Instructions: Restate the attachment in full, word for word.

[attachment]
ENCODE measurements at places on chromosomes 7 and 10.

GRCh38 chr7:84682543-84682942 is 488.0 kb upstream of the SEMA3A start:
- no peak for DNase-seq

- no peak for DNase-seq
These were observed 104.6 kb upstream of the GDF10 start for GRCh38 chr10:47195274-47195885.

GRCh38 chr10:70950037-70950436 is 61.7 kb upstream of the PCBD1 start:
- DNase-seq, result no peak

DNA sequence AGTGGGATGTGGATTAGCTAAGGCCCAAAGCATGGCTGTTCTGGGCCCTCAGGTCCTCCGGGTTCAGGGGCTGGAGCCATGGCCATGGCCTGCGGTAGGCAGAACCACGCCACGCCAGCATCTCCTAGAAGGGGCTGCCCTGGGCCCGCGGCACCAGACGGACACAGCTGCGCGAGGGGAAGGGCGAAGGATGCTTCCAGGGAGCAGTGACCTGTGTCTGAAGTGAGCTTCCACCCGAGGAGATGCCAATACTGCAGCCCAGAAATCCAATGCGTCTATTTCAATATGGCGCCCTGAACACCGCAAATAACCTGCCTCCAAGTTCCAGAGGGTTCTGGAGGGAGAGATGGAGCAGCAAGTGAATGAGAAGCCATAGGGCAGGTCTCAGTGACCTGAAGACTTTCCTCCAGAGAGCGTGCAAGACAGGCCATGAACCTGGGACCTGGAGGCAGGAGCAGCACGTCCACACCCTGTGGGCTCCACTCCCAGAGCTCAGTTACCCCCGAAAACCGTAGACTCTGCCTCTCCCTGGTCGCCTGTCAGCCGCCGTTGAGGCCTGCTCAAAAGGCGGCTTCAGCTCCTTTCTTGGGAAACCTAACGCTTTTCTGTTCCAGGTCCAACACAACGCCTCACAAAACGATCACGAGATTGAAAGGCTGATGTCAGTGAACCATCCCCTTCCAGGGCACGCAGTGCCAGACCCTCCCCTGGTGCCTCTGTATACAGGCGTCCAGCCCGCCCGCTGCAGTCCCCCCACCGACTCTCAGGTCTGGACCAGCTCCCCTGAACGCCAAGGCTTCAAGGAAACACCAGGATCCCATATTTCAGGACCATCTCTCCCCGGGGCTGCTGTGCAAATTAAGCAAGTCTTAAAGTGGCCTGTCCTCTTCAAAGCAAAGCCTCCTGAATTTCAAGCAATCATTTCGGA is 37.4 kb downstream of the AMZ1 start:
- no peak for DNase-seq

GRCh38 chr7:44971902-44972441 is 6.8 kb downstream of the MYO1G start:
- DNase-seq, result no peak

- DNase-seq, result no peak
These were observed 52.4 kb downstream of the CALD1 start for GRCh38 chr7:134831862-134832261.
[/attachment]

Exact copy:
ENCODE measurements at places on chromosomes 7 and 10.

GRCh38 chr7:84682543-84682942 is 488.0 kb upstream of the SEMA3A start:
- no peak for DNase-seq

- no peak for DNase-seq
These were observed 104.6 kb upstream of the GDF10 start for GRCh38 chr10:47195274-47195885.

GRCh38 chr10:70950037-70950436 is 61.7 kb upstream of the PCBD1 start:
- DNase-seq, result no peak

DNA sequence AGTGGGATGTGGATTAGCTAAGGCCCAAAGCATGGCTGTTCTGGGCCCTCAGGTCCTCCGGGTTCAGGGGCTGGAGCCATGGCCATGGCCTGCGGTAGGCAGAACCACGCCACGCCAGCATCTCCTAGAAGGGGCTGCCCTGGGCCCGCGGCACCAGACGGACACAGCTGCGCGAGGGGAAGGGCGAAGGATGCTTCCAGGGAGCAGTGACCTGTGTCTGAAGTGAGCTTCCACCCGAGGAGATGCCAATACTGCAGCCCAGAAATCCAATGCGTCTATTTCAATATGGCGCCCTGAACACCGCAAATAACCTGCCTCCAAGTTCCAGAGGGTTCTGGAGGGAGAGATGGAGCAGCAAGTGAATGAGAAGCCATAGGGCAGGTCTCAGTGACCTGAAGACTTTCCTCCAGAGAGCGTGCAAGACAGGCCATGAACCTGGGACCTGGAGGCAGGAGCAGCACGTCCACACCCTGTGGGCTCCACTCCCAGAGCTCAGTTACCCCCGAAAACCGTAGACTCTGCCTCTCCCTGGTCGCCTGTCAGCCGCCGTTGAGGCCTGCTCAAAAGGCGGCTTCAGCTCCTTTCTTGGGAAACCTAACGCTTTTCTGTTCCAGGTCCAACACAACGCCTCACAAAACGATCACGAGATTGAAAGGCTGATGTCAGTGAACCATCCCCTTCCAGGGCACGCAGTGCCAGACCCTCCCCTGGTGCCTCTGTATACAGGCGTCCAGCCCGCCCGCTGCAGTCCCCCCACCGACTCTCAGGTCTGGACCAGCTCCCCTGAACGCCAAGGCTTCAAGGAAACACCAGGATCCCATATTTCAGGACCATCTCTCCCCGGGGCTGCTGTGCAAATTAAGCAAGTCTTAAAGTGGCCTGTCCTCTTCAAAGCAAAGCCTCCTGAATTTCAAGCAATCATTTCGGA is 37.4 kb downstream of the AMZ1 start:
- no peak for DNase-seq

GRCh38 chr7:44971902-44972441 is 6.8 kb downstream of the MYO1G start:
- DNase-seq, result no peak

- DNase-seq, result no peak
These were observed 52.4 kb downstream of the CALD1 start for GRCh38 chr7:134831862-134832261.